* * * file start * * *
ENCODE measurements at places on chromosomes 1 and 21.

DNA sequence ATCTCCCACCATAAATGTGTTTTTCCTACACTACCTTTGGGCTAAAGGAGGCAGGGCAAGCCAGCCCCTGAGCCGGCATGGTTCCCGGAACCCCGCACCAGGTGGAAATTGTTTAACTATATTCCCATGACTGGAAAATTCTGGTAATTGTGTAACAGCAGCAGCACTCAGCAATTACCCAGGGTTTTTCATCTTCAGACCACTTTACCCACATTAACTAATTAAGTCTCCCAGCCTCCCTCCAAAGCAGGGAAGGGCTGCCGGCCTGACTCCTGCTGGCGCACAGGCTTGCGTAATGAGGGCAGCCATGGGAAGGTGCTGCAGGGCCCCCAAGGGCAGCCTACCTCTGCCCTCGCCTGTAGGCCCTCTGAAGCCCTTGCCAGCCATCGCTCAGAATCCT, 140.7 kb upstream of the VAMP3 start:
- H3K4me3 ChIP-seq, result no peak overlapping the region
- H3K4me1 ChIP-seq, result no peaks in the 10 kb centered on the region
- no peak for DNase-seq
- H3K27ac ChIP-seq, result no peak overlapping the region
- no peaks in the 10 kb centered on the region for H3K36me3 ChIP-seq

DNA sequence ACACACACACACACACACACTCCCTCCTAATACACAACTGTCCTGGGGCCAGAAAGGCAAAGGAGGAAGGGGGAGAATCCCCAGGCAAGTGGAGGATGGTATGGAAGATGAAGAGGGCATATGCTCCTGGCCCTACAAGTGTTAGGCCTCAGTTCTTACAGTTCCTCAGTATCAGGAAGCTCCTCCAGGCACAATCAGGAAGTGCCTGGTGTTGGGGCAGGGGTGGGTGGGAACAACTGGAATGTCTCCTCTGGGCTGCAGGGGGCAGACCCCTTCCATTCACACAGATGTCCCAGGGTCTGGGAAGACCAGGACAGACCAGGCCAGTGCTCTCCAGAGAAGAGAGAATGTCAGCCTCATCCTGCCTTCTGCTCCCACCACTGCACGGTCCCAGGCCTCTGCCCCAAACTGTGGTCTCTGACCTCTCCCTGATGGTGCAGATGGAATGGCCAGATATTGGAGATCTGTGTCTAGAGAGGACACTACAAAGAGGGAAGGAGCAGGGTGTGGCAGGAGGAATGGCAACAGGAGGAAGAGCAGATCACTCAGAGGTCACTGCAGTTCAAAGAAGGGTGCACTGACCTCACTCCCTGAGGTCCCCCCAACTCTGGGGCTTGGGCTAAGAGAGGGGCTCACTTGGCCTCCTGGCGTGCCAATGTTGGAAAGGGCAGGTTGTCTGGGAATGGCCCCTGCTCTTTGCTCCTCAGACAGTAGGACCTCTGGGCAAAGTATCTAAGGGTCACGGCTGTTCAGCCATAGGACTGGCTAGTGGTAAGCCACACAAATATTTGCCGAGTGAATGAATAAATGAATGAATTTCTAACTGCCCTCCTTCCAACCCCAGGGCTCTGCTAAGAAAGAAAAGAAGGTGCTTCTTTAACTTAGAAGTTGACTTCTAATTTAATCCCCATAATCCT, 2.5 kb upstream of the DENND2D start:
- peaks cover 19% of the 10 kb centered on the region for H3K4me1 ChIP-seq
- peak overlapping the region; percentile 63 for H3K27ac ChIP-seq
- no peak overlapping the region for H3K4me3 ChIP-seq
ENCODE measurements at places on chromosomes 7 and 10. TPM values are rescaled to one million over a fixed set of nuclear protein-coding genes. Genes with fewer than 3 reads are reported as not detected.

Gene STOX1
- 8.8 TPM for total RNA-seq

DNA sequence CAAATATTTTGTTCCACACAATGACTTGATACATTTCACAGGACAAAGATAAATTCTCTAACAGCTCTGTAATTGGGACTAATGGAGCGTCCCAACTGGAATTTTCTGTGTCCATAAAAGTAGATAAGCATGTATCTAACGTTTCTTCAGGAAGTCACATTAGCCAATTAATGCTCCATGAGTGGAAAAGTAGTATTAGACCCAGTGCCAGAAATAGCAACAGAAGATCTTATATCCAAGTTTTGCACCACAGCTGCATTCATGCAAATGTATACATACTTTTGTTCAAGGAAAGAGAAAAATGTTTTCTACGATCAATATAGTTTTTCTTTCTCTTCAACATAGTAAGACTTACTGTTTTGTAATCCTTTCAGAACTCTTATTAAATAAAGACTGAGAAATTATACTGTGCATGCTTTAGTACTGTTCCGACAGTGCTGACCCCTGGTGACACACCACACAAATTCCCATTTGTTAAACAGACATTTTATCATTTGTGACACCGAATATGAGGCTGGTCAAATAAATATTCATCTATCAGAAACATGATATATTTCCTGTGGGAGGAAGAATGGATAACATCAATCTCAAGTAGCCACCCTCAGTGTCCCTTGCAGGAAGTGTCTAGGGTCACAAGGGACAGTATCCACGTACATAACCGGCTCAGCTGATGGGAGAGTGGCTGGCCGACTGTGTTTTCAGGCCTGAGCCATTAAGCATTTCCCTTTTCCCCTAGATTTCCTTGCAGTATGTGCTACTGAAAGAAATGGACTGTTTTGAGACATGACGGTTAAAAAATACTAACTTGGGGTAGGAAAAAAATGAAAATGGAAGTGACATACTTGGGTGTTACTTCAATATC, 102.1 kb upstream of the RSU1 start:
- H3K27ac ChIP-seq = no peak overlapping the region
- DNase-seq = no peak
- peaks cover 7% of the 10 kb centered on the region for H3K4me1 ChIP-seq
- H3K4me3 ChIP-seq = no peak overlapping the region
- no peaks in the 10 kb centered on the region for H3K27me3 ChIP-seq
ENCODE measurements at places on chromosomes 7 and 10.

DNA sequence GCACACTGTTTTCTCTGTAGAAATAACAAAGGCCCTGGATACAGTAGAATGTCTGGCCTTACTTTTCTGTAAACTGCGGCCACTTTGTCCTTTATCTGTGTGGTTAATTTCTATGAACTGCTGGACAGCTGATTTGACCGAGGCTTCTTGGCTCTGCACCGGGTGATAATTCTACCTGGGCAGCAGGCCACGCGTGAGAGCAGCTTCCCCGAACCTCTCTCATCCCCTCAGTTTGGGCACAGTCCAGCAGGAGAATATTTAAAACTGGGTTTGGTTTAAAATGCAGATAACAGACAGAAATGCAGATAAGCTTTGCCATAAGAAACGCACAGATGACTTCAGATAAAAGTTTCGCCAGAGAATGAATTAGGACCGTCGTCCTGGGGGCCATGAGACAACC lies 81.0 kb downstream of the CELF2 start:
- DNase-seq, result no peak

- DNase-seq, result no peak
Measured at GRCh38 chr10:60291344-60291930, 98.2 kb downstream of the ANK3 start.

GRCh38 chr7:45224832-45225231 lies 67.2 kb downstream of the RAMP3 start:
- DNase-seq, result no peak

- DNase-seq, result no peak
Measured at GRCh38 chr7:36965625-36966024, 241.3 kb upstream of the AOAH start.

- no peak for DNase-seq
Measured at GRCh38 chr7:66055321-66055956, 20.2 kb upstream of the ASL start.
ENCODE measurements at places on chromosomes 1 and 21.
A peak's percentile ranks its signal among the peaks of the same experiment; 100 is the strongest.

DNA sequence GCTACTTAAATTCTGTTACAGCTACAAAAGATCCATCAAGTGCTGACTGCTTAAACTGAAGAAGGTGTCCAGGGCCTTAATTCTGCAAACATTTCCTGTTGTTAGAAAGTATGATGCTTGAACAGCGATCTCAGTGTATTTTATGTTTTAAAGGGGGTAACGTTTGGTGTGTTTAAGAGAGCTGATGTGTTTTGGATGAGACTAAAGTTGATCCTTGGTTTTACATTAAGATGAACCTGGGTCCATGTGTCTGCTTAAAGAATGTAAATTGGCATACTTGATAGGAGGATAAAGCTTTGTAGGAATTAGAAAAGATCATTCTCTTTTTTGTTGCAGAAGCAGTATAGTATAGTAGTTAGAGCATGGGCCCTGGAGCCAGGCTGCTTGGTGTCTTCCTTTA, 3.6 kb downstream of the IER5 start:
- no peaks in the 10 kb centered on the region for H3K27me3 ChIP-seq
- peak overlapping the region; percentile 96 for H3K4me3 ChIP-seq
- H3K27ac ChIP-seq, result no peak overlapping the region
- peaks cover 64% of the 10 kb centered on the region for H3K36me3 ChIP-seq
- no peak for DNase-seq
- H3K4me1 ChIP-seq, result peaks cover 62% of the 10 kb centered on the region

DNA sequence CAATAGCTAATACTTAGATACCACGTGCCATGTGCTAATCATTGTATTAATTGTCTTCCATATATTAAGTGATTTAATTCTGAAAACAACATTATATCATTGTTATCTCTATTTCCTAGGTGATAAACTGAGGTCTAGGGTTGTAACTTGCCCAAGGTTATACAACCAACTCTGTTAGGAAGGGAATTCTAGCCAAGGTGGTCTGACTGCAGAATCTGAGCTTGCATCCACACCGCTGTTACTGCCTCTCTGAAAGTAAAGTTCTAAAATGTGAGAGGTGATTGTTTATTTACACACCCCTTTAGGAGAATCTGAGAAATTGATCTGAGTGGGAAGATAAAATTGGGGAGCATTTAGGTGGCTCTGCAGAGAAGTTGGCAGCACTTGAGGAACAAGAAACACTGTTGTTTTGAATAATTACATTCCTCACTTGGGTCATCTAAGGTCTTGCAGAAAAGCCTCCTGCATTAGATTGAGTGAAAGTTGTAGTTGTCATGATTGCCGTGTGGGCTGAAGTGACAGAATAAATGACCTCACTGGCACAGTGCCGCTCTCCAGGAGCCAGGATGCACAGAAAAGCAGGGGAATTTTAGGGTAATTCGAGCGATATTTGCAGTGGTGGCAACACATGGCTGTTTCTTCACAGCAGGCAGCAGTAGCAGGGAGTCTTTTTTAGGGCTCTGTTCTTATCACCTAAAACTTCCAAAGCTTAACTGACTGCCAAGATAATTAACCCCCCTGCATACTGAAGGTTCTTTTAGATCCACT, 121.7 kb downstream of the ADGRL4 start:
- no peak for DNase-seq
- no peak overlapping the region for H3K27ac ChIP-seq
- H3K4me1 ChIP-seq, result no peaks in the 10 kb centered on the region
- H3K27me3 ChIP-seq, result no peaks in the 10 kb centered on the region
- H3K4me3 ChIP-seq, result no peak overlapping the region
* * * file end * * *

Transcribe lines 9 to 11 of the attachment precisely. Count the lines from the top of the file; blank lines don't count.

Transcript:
- peaks cover 19% of the 10 kb centered on the region for H3K4me1 ChIP-seq
- peak overlapping the region; percentile 63 for H3K27ac ChIP-seq
- no peak overlapping the region for H3K4me3 ChIP-seq